You are currently viewing The Chair Monument in the Karoo

The Chair Monument in the Karoo

The Chair Monument outside Middelburg in the Eastern Cape

Monuments and memorials come in all shapes and sizes and by different names. By name, the Chair Monument outside Middelburg in the Karoo Heartland may have you confused. Why would they put up a memorial to a chair? Was it a simple wooden stool or is somebody celebrating their beloved lazyboy? In fact, although a chair was involved, the monument is an Anglo Boer War related memorial and commemorates Commandant J. C. Lötter and his right-hand man, Lieutenant Pieter Wolfaardt.

The Chair Monument outside Middelburg in the Eastern Cape

On 4 September 1901, during the South African War, the famed British army rebel hunter Colonel Harry Scobell trapped and captured Commandant Lötter, Lieutenant Wolfaardt and most of the members of their commando south of Graaff-Reinet. Fourteen men were killed and 126 were captured. The men had been betrayed by Lewies van Niekerk, who had Scobell the precise location of their camp.

One of the top commandants in the Cape, Lötter was known for his daring “hit and run” tactics. Earlier in the war, after the British had introduced their shocking scorched earth and concentration camp policies, Lötter and the commandos had been allowed to retaliate.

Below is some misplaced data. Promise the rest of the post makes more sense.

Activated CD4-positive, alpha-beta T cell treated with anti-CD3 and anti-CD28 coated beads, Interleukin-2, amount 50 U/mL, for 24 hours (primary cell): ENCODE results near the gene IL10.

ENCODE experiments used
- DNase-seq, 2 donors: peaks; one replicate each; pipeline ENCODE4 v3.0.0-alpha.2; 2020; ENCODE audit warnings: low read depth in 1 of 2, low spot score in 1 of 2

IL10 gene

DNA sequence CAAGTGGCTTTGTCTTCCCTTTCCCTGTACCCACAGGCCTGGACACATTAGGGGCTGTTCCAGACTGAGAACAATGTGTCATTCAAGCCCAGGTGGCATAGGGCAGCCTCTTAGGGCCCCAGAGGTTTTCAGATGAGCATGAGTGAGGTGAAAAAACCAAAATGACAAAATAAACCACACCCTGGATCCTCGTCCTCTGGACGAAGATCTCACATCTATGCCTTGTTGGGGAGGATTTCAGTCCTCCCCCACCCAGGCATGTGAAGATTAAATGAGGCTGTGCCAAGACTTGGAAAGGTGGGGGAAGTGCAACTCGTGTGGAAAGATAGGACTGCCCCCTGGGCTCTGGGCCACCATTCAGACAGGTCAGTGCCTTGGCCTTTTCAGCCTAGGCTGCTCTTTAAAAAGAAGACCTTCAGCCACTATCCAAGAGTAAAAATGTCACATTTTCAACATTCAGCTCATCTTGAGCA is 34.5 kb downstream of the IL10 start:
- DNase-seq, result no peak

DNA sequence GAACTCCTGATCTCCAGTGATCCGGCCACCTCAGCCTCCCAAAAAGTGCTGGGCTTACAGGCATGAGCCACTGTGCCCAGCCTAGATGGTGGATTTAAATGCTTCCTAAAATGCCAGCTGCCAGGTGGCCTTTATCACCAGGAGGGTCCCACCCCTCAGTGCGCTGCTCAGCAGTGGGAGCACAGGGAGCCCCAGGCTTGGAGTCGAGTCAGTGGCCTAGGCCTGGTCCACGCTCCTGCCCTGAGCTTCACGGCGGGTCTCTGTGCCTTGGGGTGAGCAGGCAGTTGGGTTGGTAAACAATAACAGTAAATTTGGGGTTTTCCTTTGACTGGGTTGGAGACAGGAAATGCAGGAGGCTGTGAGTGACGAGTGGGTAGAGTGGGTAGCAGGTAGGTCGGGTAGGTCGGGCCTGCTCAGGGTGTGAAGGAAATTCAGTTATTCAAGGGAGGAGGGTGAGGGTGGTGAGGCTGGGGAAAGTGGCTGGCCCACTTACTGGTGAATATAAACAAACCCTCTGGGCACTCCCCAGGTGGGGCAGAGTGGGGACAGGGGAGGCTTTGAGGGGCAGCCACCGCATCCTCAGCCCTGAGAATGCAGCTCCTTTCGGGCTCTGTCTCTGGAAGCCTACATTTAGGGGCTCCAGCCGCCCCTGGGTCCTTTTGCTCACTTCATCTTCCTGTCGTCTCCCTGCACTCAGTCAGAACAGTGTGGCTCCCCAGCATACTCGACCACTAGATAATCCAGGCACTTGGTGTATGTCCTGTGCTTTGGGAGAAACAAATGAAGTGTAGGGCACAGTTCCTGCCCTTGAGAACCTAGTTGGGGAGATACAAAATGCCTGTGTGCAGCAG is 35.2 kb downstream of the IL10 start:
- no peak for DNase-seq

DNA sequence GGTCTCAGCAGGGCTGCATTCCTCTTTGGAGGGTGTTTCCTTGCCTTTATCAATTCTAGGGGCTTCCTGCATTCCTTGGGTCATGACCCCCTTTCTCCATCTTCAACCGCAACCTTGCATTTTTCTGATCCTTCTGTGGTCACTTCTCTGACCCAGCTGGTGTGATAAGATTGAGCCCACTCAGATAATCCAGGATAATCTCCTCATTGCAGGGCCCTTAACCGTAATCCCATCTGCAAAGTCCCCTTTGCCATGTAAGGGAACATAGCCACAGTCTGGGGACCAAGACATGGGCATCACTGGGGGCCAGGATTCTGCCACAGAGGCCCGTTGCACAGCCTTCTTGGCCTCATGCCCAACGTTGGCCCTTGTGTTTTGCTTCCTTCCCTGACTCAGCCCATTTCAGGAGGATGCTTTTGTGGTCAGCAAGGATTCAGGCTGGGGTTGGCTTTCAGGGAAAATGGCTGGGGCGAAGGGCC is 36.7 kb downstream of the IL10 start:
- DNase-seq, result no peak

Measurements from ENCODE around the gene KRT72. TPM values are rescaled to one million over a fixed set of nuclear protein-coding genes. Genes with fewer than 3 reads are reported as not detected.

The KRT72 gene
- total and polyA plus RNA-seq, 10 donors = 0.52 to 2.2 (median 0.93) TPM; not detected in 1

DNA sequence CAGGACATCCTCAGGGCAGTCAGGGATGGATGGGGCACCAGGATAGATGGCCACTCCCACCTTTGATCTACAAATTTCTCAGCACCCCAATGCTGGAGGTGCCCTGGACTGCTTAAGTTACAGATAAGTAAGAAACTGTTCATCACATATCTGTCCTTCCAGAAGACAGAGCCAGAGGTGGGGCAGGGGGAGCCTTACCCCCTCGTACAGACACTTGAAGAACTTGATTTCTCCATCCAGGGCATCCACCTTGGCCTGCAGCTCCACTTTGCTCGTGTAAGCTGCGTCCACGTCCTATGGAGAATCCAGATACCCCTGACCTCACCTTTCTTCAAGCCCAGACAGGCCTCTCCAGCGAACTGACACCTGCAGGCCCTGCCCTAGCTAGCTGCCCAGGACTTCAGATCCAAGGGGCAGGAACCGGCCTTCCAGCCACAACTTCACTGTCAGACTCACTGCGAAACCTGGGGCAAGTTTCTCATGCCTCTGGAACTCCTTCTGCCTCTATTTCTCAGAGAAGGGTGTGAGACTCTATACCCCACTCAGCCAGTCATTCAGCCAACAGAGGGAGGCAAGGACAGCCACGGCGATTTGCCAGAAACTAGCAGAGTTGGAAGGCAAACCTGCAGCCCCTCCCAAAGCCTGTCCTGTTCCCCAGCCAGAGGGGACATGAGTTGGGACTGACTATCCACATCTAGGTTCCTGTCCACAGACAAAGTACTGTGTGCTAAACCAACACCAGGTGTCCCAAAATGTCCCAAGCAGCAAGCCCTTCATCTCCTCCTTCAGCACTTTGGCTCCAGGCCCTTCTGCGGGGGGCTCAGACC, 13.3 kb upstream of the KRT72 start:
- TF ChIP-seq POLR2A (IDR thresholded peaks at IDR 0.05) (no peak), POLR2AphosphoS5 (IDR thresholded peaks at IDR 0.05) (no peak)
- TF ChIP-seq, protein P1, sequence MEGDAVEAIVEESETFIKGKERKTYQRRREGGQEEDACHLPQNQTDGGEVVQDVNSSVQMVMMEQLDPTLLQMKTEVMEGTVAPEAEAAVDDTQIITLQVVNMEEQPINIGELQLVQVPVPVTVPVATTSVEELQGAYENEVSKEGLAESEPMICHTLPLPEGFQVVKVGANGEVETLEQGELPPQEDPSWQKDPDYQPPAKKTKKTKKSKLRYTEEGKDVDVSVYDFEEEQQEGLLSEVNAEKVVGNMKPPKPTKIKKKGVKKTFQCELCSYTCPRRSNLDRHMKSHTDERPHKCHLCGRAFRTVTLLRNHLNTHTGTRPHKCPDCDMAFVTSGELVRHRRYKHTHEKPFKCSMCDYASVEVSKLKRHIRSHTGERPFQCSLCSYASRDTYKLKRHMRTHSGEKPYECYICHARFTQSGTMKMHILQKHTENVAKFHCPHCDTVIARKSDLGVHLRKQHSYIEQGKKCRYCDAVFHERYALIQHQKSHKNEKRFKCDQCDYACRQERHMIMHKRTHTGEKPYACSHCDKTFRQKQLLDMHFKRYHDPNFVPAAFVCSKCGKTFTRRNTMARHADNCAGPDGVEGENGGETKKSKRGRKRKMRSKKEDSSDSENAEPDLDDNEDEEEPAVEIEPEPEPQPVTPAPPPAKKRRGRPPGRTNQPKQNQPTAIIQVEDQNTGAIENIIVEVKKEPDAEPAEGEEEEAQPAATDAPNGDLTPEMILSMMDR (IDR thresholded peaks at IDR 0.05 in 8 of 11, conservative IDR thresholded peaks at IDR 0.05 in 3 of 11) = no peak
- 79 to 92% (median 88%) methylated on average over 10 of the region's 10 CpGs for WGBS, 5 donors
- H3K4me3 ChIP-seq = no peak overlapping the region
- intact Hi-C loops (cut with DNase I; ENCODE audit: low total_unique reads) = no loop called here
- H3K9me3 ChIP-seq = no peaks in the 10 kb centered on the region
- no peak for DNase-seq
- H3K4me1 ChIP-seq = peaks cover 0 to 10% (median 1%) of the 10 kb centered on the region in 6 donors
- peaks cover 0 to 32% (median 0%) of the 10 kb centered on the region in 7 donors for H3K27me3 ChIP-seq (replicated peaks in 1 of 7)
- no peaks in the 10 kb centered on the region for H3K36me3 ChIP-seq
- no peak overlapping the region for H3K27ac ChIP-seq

Having burnt houses belonging to loyalists, executed spies and whipped those he considered traitors, Lötter stood accused of “murder, marauding and disgraceful conduct of a cruel nature” and was charged with human rights violations and war crimes. But there are historians who maintain that the British scorch and burn policy had had many similar aspects and the only “real crime” for which Lötter could have been tried was being a Cape rebel. The main point of contention was whether he was a Free Stater or a British subject. Lötter claimed his proof of Free State citizenship was lost the day he was captured and he was therefore sentenced to death as a Cape rebel.

The Chair Monument outside Middelburg in the Eastern Cape

Wolfaardt was accused of shooting two troopers at point-blank range and wounding another. He was sentenced to death for murder and attempted murder.

The two men were sent to Middelburg and on October 11. In a street adjoining the town square death sentences were read out to both. Businesses in town were ordered to close and the entire population was compelled to attend the sentencing. The following day Lötter was taken to a spot next to the Richmond Road where he was tied to a chair and shot. He was buried there and this is where the “Stoel Monument” still stands.

Three days later Wolfaardt was taken to the same place, where he shared Lötter’s fate. The two were buried in the same grave. Six years later, the remains of both men were dug up, placed in one coffin, and reburied in the Middelburg cemetery.